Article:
A timeline of events from the evacuation order on August 27, 2005 to the present.
Created by tulanepr on Jun 3, 2010
Last updated: 06/21/10 at 11:34 AM
Leading Gulf Coast medical centers, universities and public health institutions, including Tulane University, have united to form a consortium to improve community disaster readiness and recovery through research programs targeting health disparities, disaster preparedness and environmental health. The consortium, known as SECURE (Science, Education, Community United to Respond to Emergencies), is funded through a two-year, $4 million grant from the National Center on Minority Health and Health Disparities.
Classes begin at the School of Continuing Studies’ new satellite campus in Madison, Mississippi.
Anderson Cooper salutes the class of 2010 for helping New Orleans “rebuild, renew and restart.” The graduates are the first cohort of students to complete the university’s public-service requirement and took an active role in the recovery of the city.
Ten Tulane medical students begin training at Baton Rouge General Medical Center Mid City, following patients and working within an assigned doctor’s clinic. This new program gives Tulane the opportunity to create an exciting and innovative new model for medical training.
President Cowen is among 229 leaders in the sciences, the humanities and the arts, business, public affairs and the nonprofit sector who have been elected members of the American Academy of Arts and Sciences, one of the world’s most prestigious honorary societies.
The U.S. Economic Development Administration awards Tulane a $3 million grant to help build RiverSphere, a Center of Excellence at Tulane that will promote the development, testing, demonstration and commercialization of renewable energy technology using one of New Orleans' greatest natural resources — the Mississippi River.
A new study shows that Tulane University is New Orleans’ largest private employer and a major economic driver in the region, accounting for approximately $920 million in annual economic activity, and directly and indirectly creating 10,600 jobs throughout Louisiana.
The Times-Picayune awards Tulane President Scott Cowen its Loving Cup, perhaps the greatest honor any New Orleanian can receive for public service to the Crescent City.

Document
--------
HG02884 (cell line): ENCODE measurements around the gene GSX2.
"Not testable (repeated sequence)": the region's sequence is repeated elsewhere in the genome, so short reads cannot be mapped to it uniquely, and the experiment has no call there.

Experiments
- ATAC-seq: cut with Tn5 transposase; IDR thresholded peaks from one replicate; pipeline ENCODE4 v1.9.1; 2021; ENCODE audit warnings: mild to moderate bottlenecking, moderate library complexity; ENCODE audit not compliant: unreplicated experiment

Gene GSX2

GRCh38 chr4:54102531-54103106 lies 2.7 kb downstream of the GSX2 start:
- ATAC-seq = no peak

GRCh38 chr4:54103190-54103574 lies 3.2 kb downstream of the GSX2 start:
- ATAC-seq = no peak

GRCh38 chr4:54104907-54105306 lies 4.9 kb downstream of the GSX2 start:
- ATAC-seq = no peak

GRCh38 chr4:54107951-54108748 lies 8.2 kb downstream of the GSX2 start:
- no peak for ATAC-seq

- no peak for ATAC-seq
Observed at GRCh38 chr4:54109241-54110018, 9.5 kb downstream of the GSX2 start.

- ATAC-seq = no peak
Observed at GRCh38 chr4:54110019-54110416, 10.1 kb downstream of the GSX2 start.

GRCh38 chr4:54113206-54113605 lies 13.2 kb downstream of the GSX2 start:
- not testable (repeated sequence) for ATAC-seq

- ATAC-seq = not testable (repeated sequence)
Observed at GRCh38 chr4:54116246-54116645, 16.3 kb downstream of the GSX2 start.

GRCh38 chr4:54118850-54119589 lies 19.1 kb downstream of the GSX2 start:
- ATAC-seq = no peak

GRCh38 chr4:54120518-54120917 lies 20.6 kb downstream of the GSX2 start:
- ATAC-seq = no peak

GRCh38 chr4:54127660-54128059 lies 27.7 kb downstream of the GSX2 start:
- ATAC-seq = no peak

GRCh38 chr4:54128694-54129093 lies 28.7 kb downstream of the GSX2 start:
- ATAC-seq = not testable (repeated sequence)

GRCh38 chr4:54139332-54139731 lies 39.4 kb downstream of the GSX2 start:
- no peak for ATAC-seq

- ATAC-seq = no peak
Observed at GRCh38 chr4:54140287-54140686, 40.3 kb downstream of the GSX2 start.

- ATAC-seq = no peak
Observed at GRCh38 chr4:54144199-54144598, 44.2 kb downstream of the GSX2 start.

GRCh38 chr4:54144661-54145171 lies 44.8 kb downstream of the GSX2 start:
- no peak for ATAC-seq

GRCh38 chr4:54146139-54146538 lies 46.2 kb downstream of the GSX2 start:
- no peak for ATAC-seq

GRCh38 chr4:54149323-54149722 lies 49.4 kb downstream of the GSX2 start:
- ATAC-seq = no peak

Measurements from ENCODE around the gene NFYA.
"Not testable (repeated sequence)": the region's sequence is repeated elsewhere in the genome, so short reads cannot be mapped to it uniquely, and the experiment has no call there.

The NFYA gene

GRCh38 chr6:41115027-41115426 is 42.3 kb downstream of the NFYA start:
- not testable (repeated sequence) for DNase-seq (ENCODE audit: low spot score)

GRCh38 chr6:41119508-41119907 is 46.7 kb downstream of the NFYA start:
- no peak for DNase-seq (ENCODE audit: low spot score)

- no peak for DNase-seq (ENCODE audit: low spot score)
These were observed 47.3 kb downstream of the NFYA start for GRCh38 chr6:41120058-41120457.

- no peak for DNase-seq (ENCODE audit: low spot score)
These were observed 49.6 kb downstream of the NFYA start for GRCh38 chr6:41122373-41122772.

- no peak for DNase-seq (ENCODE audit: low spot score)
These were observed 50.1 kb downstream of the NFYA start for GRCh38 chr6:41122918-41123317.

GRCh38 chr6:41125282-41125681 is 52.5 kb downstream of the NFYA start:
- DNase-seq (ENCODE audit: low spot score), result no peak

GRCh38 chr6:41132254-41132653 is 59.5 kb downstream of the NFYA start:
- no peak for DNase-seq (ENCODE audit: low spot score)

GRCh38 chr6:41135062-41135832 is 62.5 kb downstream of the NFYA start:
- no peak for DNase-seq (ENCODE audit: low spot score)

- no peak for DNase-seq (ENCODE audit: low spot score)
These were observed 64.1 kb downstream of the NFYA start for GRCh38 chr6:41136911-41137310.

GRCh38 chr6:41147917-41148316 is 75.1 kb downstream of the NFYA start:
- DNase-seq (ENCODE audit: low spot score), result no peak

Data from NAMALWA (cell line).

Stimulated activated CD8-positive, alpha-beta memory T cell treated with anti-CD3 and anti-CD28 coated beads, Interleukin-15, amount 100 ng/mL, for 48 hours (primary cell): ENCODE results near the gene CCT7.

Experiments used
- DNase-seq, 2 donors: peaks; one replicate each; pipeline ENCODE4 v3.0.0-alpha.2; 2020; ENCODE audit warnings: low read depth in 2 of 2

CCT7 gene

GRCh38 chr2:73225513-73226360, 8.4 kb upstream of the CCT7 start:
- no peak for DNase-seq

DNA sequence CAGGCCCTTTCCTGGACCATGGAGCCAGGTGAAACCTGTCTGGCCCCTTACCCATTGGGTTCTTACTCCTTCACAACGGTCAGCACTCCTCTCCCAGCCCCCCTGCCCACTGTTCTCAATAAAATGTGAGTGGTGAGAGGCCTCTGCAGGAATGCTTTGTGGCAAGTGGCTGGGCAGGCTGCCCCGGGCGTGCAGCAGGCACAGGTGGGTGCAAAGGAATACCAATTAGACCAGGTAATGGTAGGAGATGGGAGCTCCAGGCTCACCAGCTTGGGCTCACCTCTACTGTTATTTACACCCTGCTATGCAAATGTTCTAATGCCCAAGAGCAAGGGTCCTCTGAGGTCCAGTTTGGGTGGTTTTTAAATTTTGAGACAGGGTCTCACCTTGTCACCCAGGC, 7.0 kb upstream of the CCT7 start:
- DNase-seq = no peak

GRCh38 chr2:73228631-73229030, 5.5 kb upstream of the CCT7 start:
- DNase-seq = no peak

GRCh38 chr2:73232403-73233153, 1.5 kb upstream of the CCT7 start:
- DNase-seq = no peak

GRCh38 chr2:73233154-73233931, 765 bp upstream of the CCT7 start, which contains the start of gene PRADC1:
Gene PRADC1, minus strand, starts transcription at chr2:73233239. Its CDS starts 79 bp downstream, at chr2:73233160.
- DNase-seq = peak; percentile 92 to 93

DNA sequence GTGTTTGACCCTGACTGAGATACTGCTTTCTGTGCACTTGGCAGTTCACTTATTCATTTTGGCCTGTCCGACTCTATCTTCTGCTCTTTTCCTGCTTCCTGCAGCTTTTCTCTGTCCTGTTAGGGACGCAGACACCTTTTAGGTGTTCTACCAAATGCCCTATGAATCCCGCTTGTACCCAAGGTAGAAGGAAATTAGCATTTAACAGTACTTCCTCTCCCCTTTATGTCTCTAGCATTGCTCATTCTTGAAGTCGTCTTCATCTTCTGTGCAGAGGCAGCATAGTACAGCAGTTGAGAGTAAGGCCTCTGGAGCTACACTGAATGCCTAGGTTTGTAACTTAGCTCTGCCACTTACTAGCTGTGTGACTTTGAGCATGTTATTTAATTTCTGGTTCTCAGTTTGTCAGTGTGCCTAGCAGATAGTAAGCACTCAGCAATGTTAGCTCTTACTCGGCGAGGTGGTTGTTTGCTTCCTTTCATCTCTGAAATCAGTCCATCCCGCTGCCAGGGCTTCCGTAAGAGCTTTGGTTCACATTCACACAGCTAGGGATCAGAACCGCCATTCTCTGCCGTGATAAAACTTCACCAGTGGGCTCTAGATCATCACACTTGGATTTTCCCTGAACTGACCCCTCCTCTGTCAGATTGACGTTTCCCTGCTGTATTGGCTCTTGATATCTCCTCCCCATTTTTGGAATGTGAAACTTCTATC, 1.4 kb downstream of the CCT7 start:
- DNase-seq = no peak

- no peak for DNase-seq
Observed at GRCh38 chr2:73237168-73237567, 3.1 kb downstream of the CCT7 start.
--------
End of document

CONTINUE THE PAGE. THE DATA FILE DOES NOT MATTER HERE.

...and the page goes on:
With less than a year of construction, the McAlister Place walkway replaces McAlister Drive to unite the uptown campus around walking, bicycling and other outdoor activities.
Tulane University again makes the President’s Higher Education Community Service Honor Roll, the highest federal recognition a college or university can receive for its commitment to volunteering, service-learning and civic engagement. Tulane is one of only a handful of universities that have made the list ever year since its inception in 2006.
Tulanians celebrate along with fans everywhere as the New Orleans Saints win the Super Bowl. The Tulane University Marching Band will be tapped to participate in the victory parade.
44,000 high school seniors apply for admission, shattering records set in 2007, 2008 and 2009. By the end of April, more than 1,600 admitted students will have sent in their deposits.
A $1 million grant from an anonymous donor will help the Tulane City Center strengthen and expand its work to bring affordable, sustainable and innovative housing to the New Orleans area.
A $50 million pledge from the Weatherhead Foundation will establish several University Professorships, a special designation for professors who have achieved outstanding accomplishments and made significant contributions as artists, researchers or scholars. The gift will help Tulane "build one of the nation's best faculty. This, in turn, will help us attract the very best students," said Tulane President Scott Cowen.